FOREWORD A central and historic responsibility for the World Health Organization (WHO) has been the management of the global regime for the control of the international spread of disease. Under Articles 21(a) and 22, the Constitution of WHO confers upon the World Health Assembly the authority to adopt regulations “designed to prevent the international spread
A central and historic responsibility for the World Health Organization (WHO) has been the management of the global regime for the control of the international spread of disease. Under Articles 21(a) and 22, the Constitution of WHO confers upon the World Health Assembly the authority to adopt regulations “designed to prevent the international spread of disease” which, after adoption by the Health Assembly, enter into force for all WHO Member States that do not affirmatively opt out of them within a specified time period.
The International Health Regulations (“the IHR” or “Regulations”) were adopted by the Health Assembly in 19691, having been preceded by the International Sanitary Regulations adopted by the Fourth World Health Assembly in 1951. The 1969 Regulations, which initially covered six “quarantinable diseases” were amended in 19732 and 19813, primarily to reduce the number of covered diseases from six to three (yellow fever, plague and cholera) and to mark the global eradication.
In consideration of the growth in international travel and trade, and the emergence or re-emergence of international disease threats and other public health risks, the Forty-eighth World Health Assembly in 1995 called for a substantial revision of the Regulations adopted in 19694. In resolution WHA48.7, the Health Assembly requested the Director-General to take steps to prepare their revision, urging broad participation and cooperation in the process.
After extensive preliminary work on the revision by WHO’s Secretariat in close consultation with WHO Member States, international organizations and other relevant partners, and the momentum created by the emergence of severe acute respiratory syndrome (the first global public health emergency of the 21st century)5, the Health Assembly established an Intergovernmental Working Group in 2003 open to all Member States to review and recommend a draft revision of the Regulations to the Health Assembly6. The IHR (2005) were adopted by the Fifty-eighth World Health Assembly on 23 May 20057. They entered into force on 15 June 2007.
The purpose and scope of the IHR (2005) are “to prevent, protect against, control and provide a public health response to the international spread of disease in ways that are commensurate with and restricted to public health risks, and which avoid unnecessary interference with international traffic and trade.” The IHR (2005) contain a range of innovations, including: (a) a scope not limited to any specific disease or manner of transmission, but covering “illness or medical condition, irrespective of origin or source, that presents or could present significant harm to humans”; (b) State Party obligations to develop certain minimum core public health capacities; (c) obligations on States Parties to notify WHO of events that may constitute a public health emergency of international concern according to defined criteria; (d) provisions authorizing WHO to take into consideration unofficial reports of public health events and to obtain verification from States Parties concerning such events; (e) procedures for the determination by the Director-General of a “public health emergency of international concern” and issuance of corresponding temporary recommendations, after taking into account the views of an Emergency Committee; (f) protection of the human rights of persons and travellers; and (g) the establishment of National IHR Focal Points and WHO IHR Contact Points for urgent communications between States Parties and WHO.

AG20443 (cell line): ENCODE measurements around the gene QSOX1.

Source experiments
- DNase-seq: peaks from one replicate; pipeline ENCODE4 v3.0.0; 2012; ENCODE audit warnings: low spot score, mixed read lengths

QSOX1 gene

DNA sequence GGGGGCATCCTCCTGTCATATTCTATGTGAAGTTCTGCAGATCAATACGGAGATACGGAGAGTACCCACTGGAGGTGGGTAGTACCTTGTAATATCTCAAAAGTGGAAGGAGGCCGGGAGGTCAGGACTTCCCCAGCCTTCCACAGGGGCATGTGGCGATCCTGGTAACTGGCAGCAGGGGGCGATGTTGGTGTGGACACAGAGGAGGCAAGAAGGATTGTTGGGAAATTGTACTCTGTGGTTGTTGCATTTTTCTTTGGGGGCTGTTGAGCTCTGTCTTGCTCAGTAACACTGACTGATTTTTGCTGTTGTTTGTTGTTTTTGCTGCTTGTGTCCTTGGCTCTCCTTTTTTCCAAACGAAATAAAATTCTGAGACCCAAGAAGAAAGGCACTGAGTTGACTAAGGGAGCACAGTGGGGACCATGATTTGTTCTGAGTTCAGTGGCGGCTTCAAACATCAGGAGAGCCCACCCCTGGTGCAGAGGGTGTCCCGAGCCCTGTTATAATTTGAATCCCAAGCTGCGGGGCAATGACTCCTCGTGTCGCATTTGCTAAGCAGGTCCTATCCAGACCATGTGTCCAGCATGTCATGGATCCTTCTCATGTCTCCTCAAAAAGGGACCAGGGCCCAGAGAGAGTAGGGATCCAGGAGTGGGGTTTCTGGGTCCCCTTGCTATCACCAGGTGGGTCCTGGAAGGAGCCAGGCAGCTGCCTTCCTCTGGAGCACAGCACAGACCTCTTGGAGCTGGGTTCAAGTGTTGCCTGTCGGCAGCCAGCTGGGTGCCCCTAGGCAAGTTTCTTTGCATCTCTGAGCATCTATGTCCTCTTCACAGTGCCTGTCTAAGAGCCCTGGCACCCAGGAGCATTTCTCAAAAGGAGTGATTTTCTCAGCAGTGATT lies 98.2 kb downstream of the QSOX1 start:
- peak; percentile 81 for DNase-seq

By not limiting the application of the IHR (2005) to specific diseases, it is intended that the Regulations will maintain their relevance and applicability for many years to come even in the face of the continued evolution of diseases and of the factors determining their emergence and transmission.
The provisions in the IHR (2005) also update and revise many of the technical and other regulatory functions, including certificates applicable to international travel and transport, and requirements for international ports, airports and ground crossings.
This second edition contains the text of the IHR (2005), the text of World Health Assembly resolution WHA58.3, the version of the Health Part of the Aircraft General Declaration that entered into force on 15 July 2007, appendices containing a list of States Parties and State Party reservations and other communications in connection with the IHR (2005).
1 See WHO Official Records, No. 176, 1969, resolution WHA22.46 and Annex I.
2 See WHO Official Records, No. 209, 1973, resolution WHA26.55.
3 See document WHA34/1981/REC/1 resolution WHA34.13; see also WHO Official Records, No. 217, 1974, resolution
WHA27.45, and resolution EB67.R13, Amendment of the International Health Regulations (1969).
4 See resolution WHA48.7.
5 See resolution WHA56.29.
6 See resolution WHA56.28.
7 See resolution WHA58.3.